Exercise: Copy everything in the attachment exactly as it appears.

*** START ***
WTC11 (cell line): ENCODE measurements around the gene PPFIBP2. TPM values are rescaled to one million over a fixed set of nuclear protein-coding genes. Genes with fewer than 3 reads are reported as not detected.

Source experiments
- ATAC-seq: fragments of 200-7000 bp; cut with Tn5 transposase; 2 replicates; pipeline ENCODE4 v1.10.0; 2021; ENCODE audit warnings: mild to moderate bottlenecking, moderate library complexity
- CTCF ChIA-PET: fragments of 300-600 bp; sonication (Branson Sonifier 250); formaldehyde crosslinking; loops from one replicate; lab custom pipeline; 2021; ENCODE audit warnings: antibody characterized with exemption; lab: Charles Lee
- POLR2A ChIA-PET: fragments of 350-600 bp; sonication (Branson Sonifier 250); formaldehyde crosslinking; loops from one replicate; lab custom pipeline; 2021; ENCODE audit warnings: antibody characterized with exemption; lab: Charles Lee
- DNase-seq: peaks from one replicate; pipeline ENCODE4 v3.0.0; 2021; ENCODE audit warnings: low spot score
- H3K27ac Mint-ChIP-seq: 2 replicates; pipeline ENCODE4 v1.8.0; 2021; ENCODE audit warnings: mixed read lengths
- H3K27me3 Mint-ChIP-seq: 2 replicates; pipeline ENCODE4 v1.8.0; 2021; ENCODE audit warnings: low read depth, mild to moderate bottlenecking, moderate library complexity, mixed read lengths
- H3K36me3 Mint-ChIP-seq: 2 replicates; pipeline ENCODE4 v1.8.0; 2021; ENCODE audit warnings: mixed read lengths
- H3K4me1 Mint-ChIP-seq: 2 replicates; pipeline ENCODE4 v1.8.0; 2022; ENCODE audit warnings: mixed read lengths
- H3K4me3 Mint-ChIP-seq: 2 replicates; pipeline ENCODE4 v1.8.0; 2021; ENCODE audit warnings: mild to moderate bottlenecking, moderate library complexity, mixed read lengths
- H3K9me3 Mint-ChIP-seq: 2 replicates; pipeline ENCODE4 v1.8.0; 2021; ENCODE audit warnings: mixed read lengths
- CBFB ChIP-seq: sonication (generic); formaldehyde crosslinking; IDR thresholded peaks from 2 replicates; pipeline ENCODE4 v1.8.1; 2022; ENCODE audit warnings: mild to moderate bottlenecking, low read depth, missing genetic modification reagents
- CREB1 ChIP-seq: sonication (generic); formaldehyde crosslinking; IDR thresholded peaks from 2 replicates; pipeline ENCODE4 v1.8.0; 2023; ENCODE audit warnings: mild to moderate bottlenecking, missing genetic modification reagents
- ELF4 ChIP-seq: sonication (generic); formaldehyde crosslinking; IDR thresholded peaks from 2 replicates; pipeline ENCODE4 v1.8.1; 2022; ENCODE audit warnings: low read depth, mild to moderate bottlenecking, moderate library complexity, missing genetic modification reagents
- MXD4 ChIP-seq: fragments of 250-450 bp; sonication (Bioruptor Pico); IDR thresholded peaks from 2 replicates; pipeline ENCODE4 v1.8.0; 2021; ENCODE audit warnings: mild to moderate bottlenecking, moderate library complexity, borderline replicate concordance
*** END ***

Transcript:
WTC11 (cell line): ENCODE measurements around the gene PPFIBP2. TPM values are rescaled to one million over a fixed set of nuclear protein-coding genes. Genes with fewer than 3 reads are reported as not detected.

Source experiments
- ATAC-seq: fragments of 200-7000 bp; cut with Tn5 transposase; 2 replicates; pipeline ENCODE4 v1.10.0; 2021; ENCODE audit warnings: mild to moderate bottlenecking, moderate library complexity
- CTCF ChIA-PET: fragments of 300-600 bp; sonication (Branson Sonifier 250); formaldehyde crosslinking; loops from one replicate; lab custom pipeline; 2021; ENCODE audit warnings: antibody characterized with exemption; lab: Charles Lee
- POLR2A ChIA-PET: fragments of 350-600 bp; sonication (Branson Sonifier 250); formaldehyde crosslinking; loops from one replicate; lab custom pipeline; 2021; ENCODE audit warnings: antibody characterized with exemption; lab: Charles Lee
- DNase-seq: peaks from one replicate; pipeline ENCODE4 v3.0.0; 2021; ENCODE audit warnings: low spot score
- H3K27ac Mint-ChIP-seq: 2 replicates; pipeline ENCODE4 v1.8.0; 2021; ENCODE audit warnings: mixed read lengths
- H3K27me3 Mint-ChIP-seq: 2 replicates; pipeline ENCODE4 v1.8.0; 2021; ENCODE audit warnings: low read depth, mild to moderate bottlenecking, moderate library complexity, mixed read lengths
- H3K36me3 Mint-ChIP-seq: 2 replicates; pipeline ENCODE4 v1.8.0; 2021; ENCODE audit warnings: mixed read lengths
- H3K4me1 Mint-ChIP-seq: 2 replicates; pipeline ENCODE4 v1.8.0; 2022; ENCODE audit warnings: mixed read lengths
- H3K4me3 Mint-ChIP-seq: 2 replicates; pipeline ENCODE4 v1.8.0; 2021; ENCODE audit warnings: mild to moderate bottlenecking, moderate library complexity, mixed read lengths
- H3K9me3 Mint-ChIP-seq: 2 replicates; pipeline ENCODE4 v1.8.0; 2021; ENCODE audit warnings: mixed read lengths
- CBFB ChIP-seq: sonication (generic); formaldehyde crosslinking; IDR thresholded peaks from 2 replicates; pipeline ENCODE4 v1.8.1; 2022; ENCODE audit warnings: mild to moderate bottlenecking, low read depth, missing genetic modification reagents
- CREB1 ChIP-seq: sonication (generic); formaldehyde crosslinking; IDR thresholded peaks from 2 replicates; pipeline ENCODE4 v1.8.0; 2023; ENCODE audit warnings: mild to moderate bottlenecking, missing genetic modification reagents
- ELF4 ChIP-seq: sonication (generic); formaldehyde crosslinking; IDR thresholded peaks from 2 replicates; pipeline ENCODE4 v1.8.1; 2022; ENCODE audit warnings: low read depth, mild to moderate bottlenecking, moderate library complexity, missing genetic modification reagents
- MXD4 ChIP-seq: fragments of 250-450 bp; sonication (Bioruptor Pico); IDR thresholded peaks from 2 replicates; pipeline ENCODE4 v1.8.0; 2021; ENCODE audit warnings: mild to moderate bottlenecking, moderate library complexity, borderline replicate concordance